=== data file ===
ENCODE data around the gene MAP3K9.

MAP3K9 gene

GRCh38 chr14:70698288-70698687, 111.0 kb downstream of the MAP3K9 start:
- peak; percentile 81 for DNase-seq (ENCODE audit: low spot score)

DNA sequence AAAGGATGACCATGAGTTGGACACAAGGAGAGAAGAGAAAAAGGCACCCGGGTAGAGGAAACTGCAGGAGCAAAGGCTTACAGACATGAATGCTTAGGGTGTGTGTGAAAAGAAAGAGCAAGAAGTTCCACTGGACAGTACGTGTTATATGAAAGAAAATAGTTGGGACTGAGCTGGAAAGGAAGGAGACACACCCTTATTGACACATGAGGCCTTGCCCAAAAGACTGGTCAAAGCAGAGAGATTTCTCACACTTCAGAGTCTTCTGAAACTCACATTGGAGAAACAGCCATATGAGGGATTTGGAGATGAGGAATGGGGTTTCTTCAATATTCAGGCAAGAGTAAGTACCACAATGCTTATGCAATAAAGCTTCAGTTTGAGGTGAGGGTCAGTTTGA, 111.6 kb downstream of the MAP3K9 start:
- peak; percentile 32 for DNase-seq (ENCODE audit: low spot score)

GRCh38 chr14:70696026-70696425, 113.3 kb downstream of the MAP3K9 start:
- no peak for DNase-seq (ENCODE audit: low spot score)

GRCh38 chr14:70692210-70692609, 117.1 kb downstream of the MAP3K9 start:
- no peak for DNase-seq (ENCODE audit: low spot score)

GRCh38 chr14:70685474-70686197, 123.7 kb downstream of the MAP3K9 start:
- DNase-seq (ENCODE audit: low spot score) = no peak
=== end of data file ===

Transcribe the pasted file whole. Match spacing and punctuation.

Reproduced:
ENCODE data around the gene MAP3K9.

MAP3K9 gene

GRCh38 chr14:70698288-70698687, 111.0 kb downstream of the MAP3K9 start:
- peak; percentile 81 for DNase-seq (ENCODE audit: low spot score)

DNA sequence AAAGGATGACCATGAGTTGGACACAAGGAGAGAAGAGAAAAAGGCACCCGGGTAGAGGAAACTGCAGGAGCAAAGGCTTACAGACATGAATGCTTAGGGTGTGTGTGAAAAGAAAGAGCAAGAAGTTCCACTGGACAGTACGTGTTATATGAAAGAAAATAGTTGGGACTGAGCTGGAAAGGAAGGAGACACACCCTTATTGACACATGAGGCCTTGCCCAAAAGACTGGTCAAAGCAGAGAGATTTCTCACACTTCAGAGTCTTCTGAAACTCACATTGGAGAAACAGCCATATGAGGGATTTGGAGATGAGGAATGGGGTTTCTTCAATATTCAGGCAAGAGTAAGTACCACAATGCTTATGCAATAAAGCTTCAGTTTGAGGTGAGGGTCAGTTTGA, 111.6 kb downstream of the MAP3K9 start:
- peak; percentile 32 for DNase-seq (ENCODE audit: low spot score)

GRCh38 chr14:70696026-70696425, 113.3 kb downstream of the MAP3K9 start:
- no peak for DNase-seq (ENCODE audit: low spot score)

GRCh38 chr14:70692210-70692609, 117.1 kb downstream of the MAP3K9 start:
- no peak for DNase-seq (ENCODE audit: low spot score)

GRCh38 chr14:70685474-70686197, 123.7 kb downstream of the MAP3K9 start:
- DNase-seq (ENCODE audit: low spot score) = no peak